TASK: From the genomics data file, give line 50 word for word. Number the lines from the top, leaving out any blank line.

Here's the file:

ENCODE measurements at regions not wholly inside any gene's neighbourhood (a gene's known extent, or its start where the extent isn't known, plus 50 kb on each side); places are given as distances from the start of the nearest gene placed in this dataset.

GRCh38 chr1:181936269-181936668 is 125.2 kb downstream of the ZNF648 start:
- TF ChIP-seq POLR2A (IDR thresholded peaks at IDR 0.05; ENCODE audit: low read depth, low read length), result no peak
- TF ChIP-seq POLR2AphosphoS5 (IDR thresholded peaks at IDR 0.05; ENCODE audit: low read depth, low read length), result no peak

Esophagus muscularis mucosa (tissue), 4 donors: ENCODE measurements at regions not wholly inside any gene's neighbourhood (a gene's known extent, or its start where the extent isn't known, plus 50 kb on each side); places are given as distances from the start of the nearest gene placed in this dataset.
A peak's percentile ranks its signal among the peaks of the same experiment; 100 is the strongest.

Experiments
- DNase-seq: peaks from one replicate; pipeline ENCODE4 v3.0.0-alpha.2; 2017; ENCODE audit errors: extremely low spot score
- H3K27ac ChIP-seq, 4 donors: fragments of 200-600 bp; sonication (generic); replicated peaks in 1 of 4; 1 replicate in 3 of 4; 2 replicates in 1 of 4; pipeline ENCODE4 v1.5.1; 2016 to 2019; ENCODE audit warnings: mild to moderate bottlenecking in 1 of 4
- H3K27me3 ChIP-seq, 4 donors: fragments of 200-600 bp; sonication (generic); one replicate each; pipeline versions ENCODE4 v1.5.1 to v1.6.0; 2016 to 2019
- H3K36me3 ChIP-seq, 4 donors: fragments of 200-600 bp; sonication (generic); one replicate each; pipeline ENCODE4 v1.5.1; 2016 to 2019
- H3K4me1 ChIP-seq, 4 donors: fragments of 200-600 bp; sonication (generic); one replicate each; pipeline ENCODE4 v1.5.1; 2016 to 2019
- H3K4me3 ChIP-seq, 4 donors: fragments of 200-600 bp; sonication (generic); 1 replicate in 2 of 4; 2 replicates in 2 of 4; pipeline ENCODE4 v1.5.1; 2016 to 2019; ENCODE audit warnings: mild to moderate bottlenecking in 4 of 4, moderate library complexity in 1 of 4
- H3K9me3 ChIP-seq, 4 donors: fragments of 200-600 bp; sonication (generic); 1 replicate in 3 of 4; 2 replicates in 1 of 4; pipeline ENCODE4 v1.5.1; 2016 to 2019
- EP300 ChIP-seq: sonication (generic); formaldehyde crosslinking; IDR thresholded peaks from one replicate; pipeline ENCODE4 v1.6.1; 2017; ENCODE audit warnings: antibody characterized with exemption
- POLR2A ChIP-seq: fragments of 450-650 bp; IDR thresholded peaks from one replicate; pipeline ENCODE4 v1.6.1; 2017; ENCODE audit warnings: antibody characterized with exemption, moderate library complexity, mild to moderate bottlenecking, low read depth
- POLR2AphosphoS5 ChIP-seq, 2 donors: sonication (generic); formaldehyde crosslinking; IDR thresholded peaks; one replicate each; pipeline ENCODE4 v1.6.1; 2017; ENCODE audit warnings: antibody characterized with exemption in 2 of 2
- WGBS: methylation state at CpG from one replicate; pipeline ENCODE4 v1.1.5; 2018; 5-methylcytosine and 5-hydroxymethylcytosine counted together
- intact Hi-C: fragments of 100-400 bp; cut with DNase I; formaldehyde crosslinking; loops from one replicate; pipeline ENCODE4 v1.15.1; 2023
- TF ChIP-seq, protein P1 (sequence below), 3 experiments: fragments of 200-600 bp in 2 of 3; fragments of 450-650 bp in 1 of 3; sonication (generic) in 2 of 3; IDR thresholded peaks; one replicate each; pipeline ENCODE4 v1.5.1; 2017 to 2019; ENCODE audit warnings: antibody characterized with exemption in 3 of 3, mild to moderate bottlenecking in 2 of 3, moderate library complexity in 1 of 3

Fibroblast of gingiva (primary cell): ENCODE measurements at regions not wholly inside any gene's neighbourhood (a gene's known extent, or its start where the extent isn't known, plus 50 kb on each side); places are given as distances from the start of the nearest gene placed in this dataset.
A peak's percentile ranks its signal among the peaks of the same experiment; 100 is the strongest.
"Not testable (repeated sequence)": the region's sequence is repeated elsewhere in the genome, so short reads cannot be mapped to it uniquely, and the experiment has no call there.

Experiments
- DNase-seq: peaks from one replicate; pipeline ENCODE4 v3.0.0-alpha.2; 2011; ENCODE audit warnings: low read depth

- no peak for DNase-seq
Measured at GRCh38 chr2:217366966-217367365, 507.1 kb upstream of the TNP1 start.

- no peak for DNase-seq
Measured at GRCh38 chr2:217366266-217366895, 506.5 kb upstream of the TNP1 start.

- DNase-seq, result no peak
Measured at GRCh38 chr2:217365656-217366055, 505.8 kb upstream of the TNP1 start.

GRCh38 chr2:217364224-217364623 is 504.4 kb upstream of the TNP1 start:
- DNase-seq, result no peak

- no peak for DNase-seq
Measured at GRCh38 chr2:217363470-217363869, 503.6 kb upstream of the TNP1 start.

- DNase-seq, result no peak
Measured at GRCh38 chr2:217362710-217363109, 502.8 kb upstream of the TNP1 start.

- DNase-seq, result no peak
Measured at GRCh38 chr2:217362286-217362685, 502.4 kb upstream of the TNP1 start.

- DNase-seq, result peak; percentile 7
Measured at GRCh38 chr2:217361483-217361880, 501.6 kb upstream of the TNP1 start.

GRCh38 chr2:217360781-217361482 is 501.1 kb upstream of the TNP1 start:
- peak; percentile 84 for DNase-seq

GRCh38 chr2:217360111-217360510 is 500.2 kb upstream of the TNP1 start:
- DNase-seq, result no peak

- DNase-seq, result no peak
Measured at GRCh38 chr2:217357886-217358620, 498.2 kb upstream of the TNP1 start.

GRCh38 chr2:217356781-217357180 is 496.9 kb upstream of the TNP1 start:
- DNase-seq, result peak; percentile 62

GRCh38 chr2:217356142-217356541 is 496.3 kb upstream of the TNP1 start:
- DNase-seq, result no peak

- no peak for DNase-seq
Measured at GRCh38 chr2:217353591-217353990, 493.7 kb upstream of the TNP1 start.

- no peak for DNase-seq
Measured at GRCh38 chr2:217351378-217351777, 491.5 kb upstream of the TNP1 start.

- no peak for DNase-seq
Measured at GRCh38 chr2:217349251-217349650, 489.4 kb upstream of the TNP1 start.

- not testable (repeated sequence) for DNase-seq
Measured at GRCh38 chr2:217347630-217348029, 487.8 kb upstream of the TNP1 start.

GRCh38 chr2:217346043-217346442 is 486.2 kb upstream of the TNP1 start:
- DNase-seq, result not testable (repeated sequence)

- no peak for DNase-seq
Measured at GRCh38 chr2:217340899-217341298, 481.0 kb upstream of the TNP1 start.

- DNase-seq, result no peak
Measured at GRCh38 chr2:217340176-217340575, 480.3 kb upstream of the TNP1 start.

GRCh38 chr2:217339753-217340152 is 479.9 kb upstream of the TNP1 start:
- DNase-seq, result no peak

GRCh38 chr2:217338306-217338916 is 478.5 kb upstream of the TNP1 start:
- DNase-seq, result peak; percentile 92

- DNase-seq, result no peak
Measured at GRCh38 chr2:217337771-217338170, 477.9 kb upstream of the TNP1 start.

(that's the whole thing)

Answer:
GRCh38 chr2:217356142-217356541 is 496.3 kb upstream of the TNP1 start: